Security package - political need of Turkey
Baku, Azerbaijan, Feb.27
By Rufiz Hafizoglu - Trend:
We know parliamentary election are to take place in Turkey in June, which makes it all the more necessary to adopt a package of reforms aimed at ensuring the safety of the population.
The Grand National Assembly (parliament) of Turkey postponed the discussion of the package on three occasions, but on Feb. 26, the parliament adopted 26 articles, the entire reform package.
Among the reforms are the tightening of punishment for the sale or consumption of drugs; the police will have the right to detain suspects for 48 hours, and to use Molotov cocktails during protests is prohibited, according to these articles.
Turkish opposition parties have already protested against the new package of reforms, accusing the government of converting the country into a police state.
Prime Minister Ahmet Davutoglu said back in October 2014 in the midst of the protests of supporters of the PKK in some southeastern provinces of the country that a series of reforms to ensure the safety of the population would be implemented in Turkey.
And it means that the package of reforms is aimed mainly at prevention of any action against the state.
It is obvious that the authorities are not ruling out that serious political unrest is possible before the parliamentary election in Turkey. The prime minister also confirmed it, and he did not rule out that the opposition might provoke unrest in anticipation of the parliamentary election.
Given the plans of the ruling party in case of victory in parliamentary election, one can say that new political unrest is very real.
In case of victory in parliamentary election, the ruling Justice and Development Party (AKP) having gained a sufficient number of seats (400 members), first plans to vote to adopt a new constitution, which will make it possible to move from a parliamentary republic to a presidential one.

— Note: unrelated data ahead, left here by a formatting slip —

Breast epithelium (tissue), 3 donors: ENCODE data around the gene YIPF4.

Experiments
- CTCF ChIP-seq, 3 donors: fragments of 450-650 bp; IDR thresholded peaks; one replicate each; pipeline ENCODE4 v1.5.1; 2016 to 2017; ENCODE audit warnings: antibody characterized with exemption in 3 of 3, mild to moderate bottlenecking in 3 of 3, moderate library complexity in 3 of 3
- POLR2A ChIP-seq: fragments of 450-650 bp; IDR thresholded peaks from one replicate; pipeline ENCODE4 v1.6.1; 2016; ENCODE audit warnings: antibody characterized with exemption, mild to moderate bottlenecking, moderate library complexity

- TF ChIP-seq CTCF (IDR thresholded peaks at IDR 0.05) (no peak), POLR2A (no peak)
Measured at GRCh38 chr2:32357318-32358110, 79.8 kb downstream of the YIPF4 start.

Such a change in governing structure does not meet the interests of Turkey's opposition parties.
If the Justice and Development Party fails to adopt a new constitution in the parliament, it is possible that after the approval of the new composition of the government, the country will hold a referendum on a new constitution.
It should be noted that 31 political parties are to take part in the parliamentary election in Turkey. However, it is expected that the main competition will be between the Justice and Development Party and Republican People's Party.
But if the pro-Kurdish Peoples' Democratic Party manages to overcome the 10 percent barrier and get seats in the parliament, it will become the main opposition in the country.
The Peoples' Democratic Party and the leftist forces have repeatedly proven to the government their political influence in the country's southeastern provinces by organizing actions.
Taking this into account, one could predict that the Turkish government would by all means try to achieve the complete adoption of the package of measures for security that can be regarded as self-defense for the Justice and Development Party.
However, regarding the essence of the new package of reforms, some articles in it should be evaluated positively in terms of interests and security of the country's population.
One of the paragraphs says that biometric ID cards will be issued in Turkey. These ID cards will contain information about their holders and Turkish citizens will be able to carry out a number of operations with these cards.
It will be possible to use these ID cards not only in state institutions, but also for paying for various services, cash withdrawals at ATMs, use of electronic signatures.
Moreover, by presenting the biometric ID card to a police officer, Turkish citizens will be able to give testimony at the scene and not have to go to the police station.
Edited by CN
Rufiz Hafizoglu is the head of Trend Agency's Arabic news service, follow him on Twitter: @rhafizoglu